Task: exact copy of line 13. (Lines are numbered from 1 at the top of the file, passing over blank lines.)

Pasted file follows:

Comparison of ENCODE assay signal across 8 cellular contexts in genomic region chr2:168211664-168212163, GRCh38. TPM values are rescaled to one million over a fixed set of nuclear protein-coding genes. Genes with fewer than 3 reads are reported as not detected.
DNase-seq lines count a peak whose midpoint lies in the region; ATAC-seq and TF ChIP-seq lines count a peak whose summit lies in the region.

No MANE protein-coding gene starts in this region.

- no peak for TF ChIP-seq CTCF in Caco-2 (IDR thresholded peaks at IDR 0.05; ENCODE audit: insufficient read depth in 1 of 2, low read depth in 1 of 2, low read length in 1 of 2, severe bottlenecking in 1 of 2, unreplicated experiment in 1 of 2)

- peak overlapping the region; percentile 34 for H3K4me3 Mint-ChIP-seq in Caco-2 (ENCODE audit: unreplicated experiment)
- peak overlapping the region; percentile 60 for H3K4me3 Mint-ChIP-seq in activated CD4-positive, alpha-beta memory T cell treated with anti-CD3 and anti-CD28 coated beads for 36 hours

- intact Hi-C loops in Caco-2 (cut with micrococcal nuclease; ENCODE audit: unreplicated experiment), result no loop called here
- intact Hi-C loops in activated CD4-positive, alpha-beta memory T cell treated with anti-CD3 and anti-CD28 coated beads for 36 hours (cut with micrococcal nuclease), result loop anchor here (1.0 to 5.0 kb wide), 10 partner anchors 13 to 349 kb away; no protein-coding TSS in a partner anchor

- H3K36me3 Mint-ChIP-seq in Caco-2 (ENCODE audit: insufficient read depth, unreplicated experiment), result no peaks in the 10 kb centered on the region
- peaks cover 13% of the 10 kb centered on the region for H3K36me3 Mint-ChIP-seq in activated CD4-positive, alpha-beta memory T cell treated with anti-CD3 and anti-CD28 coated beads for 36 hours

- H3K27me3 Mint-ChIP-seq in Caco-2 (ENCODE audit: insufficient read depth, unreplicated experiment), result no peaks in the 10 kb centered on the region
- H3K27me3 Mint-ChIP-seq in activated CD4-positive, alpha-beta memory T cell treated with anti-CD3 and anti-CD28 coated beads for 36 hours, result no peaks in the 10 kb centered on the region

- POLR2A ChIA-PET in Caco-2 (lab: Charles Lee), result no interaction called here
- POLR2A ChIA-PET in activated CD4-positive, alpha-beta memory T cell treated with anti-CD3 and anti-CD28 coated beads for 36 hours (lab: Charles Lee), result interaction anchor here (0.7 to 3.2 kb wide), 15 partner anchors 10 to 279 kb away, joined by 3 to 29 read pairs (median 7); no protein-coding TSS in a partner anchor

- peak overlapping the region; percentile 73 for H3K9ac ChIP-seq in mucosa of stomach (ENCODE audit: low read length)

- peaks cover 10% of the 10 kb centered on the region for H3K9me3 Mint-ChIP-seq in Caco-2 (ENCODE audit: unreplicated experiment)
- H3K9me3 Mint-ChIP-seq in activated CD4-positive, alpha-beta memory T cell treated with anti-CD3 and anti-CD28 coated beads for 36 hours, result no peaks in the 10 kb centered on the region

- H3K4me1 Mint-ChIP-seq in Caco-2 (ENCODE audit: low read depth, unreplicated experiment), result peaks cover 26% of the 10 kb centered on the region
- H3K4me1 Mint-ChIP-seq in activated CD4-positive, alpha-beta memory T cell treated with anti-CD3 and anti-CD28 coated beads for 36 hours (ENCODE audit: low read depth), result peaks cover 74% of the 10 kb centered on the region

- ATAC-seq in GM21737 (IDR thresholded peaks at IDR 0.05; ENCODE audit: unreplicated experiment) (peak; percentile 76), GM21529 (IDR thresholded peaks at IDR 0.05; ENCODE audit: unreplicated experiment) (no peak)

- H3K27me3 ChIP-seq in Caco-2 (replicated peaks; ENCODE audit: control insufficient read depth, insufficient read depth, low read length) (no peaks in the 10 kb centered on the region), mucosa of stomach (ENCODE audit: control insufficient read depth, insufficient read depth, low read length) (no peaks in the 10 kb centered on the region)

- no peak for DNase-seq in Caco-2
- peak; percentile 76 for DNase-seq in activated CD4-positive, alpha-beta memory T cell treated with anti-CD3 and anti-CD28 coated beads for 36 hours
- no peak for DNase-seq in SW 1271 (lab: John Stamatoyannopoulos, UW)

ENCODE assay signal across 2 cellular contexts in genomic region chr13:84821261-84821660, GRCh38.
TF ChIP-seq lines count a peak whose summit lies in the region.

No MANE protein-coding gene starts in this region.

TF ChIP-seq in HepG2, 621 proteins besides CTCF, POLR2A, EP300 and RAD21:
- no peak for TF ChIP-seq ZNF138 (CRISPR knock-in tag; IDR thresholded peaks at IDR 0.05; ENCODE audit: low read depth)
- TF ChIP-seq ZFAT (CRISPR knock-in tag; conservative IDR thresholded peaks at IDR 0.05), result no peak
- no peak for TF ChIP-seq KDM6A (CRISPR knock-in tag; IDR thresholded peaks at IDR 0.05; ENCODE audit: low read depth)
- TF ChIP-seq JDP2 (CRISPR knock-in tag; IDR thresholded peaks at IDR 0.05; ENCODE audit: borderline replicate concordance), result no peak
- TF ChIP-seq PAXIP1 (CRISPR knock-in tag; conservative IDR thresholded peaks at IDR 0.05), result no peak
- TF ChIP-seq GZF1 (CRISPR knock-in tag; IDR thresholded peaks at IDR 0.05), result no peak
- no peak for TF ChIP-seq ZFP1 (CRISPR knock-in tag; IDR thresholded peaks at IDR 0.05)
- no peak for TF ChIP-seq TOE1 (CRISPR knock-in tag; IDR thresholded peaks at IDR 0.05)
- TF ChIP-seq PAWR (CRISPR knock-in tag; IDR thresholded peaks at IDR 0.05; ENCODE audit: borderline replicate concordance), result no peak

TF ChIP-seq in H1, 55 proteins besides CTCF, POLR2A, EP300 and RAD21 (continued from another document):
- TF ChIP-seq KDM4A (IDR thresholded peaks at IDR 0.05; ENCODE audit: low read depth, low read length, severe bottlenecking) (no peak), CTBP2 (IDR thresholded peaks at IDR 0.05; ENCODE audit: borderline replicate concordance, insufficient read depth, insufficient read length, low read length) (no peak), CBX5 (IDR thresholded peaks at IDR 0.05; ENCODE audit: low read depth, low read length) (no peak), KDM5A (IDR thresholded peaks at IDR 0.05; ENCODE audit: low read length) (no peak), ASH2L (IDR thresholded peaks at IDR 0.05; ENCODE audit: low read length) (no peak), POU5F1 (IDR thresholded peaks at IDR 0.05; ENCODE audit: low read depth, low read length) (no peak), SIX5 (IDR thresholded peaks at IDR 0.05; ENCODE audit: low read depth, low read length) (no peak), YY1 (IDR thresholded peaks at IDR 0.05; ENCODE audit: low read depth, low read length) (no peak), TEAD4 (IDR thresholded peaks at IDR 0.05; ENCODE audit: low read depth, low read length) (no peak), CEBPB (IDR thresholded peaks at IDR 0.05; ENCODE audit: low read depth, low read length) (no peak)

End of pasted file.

- POLR2A ChIA-PET in Caco-2 (lab: Charles Lee), result no interaction called here